Joint initiative between Vatican and Al Azhar to begin in 2017 (Fides) A coordination committee linked to the Pontifical Council for Interreligious Dialogue and the Center for Dialogue of the University of Al Azhar, the most authoritative academic and theological center of Sunni Islam, has started the first joint initiative between the two institutions after the resumption of direct dialogue: a seminar study on problems related to the presence of religious communities in the context of civil society...

Syrian refugees regret move to Gaza (AP) Like millions of Syrians, Wareef Hamedo fled the civil war in his homeland in search of safety and security. But in a decision he now regrets, he chose to go to Gaza. Hamedo’s family is among 12 Syrian households that found refuge in Gaza after the civil war erupted in 2011 and are now trapped in the war-battered territory, ineligible for most social services granted to Palestinians but also unable to travel abroad...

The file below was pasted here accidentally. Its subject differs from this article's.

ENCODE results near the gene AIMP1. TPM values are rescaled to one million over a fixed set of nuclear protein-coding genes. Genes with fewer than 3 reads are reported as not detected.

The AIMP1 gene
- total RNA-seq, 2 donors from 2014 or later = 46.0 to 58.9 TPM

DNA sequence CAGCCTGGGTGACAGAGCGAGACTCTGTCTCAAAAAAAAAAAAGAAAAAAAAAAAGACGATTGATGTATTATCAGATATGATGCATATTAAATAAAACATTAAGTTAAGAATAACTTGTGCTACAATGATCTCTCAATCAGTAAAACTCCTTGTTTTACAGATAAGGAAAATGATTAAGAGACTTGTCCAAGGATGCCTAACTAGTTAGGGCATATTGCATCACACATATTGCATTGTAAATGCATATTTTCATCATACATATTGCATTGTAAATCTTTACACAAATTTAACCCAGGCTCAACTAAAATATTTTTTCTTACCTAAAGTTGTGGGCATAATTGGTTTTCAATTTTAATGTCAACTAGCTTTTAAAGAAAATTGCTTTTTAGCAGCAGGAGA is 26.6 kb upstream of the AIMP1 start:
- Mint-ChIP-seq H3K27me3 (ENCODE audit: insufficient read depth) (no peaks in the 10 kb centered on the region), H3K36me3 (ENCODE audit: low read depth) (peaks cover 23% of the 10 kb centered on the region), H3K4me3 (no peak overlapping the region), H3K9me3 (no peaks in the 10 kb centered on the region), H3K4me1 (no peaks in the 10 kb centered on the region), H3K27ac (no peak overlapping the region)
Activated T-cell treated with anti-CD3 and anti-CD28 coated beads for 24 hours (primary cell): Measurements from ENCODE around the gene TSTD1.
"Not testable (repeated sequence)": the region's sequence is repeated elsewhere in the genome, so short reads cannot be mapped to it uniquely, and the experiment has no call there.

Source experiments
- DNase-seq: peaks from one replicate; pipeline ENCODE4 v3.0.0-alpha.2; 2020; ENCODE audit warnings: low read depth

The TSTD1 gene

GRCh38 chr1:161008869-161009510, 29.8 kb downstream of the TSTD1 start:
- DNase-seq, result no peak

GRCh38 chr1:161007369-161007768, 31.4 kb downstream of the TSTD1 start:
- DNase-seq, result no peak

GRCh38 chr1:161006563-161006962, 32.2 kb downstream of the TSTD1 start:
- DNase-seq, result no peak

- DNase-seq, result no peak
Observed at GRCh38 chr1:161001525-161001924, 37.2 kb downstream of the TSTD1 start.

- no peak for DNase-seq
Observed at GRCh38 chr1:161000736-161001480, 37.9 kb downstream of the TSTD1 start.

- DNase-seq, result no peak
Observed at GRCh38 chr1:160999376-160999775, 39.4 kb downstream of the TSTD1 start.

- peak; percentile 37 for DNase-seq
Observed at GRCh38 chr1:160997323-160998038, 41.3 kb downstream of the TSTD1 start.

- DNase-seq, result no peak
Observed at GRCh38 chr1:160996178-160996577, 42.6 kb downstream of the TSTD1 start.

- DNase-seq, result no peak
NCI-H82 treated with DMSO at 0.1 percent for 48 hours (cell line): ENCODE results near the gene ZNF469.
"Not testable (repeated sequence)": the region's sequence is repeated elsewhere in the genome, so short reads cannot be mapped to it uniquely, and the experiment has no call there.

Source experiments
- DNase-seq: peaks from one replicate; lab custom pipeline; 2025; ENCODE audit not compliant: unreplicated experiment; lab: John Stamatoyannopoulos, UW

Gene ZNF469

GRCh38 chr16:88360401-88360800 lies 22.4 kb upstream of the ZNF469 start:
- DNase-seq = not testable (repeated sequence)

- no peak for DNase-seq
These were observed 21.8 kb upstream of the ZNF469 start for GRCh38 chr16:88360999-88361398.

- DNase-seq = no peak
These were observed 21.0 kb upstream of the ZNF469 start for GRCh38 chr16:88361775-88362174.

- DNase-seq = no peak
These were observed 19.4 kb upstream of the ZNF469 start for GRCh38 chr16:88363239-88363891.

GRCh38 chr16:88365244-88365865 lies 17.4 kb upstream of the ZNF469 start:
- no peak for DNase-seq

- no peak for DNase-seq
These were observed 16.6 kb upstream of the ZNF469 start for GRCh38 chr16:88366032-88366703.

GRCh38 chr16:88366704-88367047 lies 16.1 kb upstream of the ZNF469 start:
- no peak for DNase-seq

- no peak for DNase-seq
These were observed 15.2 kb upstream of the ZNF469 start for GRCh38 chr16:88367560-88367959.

Identity crisis at an Indian Catholic church (NPR) It’s a familiar battle in any immigrant community: The older generation fears extinction, while the young people rebel against stagnation. But to this church, this faith, that fear of loss is twofold. The Syro-Malabar community is Indian and Catholic in equal measure. Parents worry that if their children lose their faith, they will also lose an intrinsic part of their culture...



10 November 2016
Greg Kandra




Mahinder Singh sits with neighbors on charpai (cots of woven ropes) in their tiny village in Gangapar, India. (photo: John Mathew)

We never cease to be humbled by those we serve who persevere in the face of difficulties and discrimination.

One of those people is Mahinder Singh:

Mahinder Singh’s life has been fraught with hardship. His troubles began in 1947, when Britain — which had occupied the Indian subcontinent for generations — divided its colony into India and Pakistan, causing a migration of people considered the most extensive in recorded history. Major riots flared among Hindus, Muslims and Sikhs. The ensuing violence killed roughly a million people, including Mr. Singh’s son and many of his relatives.